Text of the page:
Leah Wright Rigueur

The Loneliness of the Black Republican

Pragmatic Politics and the Pursuit of Power

Princeton University Press 2015

New Books in African American StudiesNew Books in American StudiesNew Books in HistoryNew Books in Peoples & PlacesNew Books in Political ScienceNew Books in Politics & SocietyNew Books Network August 16, 2015 Lilian Calles Barger

Leah Wright Rigueur is an assistant professor of public policy at the Harvard Kennedy School of Government. Her book The Loneliness of the Black...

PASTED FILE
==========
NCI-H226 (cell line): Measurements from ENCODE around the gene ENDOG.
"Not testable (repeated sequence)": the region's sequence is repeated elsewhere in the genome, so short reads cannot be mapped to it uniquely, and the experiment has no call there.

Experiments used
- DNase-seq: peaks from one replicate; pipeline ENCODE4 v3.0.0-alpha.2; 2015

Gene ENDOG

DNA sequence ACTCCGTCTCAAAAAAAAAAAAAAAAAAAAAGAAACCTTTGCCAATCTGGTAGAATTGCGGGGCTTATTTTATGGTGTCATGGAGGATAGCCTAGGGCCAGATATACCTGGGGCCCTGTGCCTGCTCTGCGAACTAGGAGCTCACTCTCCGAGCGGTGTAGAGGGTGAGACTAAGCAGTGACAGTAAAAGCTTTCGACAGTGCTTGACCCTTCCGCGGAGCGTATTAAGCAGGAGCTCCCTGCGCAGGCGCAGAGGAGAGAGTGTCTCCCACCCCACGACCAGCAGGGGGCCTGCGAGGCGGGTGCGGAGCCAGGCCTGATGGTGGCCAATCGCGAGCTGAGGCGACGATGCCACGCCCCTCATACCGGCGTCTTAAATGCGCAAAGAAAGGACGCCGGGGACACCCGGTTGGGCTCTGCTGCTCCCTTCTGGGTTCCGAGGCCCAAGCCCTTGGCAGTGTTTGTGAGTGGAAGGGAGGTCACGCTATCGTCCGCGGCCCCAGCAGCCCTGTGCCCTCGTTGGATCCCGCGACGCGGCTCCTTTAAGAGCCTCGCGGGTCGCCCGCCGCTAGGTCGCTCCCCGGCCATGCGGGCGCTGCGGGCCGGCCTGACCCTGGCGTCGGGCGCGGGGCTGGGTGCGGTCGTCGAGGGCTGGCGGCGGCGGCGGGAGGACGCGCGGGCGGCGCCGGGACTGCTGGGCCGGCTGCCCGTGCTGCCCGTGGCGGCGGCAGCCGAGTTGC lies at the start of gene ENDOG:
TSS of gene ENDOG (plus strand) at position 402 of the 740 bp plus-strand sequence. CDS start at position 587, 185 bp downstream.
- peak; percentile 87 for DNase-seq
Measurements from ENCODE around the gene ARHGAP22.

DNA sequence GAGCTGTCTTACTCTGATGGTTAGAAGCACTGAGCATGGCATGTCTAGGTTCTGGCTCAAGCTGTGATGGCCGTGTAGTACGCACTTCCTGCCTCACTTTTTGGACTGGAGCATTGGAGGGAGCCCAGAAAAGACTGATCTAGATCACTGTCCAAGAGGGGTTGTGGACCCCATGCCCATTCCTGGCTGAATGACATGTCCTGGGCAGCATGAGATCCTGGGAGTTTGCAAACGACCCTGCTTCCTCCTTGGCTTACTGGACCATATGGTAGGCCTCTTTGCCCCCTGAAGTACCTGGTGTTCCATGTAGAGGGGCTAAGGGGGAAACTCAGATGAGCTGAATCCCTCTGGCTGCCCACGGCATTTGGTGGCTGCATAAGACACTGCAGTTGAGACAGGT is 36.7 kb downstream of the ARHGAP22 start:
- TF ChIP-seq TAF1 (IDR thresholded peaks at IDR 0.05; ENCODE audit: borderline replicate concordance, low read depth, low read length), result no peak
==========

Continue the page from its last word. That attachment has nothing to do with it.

Leah Wright Rigueur is an assistant professor of public policy at the Harvard Kennedy School of Government. Her book The Loneliness of the Black Republican: Pragmatic Politics and the Pursuit of Power (Princeton University Press, 2015) examines how the Grand Old Party of Lincoln lost its position as the home of the African American vote. Covering more than four decades beginning in Roosevelt’s New Deal to Ronald Reagan’s presidential election, Rigueur examines the ideas and actions of black Republican activists, officials, and politicians to build and remain within the Party’s shrinking tent. Marginalized within their own communities and party, black Republicans fought political battles on two fronts. They continually sought to include black needs and interest in the changing formulation of conservatism. Their stories reveal an alternative approach to economic and civil rights within a party increasingly hostile to racially progressive ideas as it wooed the white vote. Rigueur introduces us to republican views of many including the Senator Edward Brooks, Robert J. Brown, Jackie Robinson and black organizations such as National Black Republican Council and the National Negro Republican Assembly. Black republicans dealt with numerous issues including ensuring black political participation, individual rights, economic opportunity, and racial equality. Rigueur has given us a thought-provoking examination on the failure of the Republican Party to live up the legacy of Lincoln, and to respond to its black members who remained committed to the conservative ideals of free enterprise, individual initiative, and limited government.

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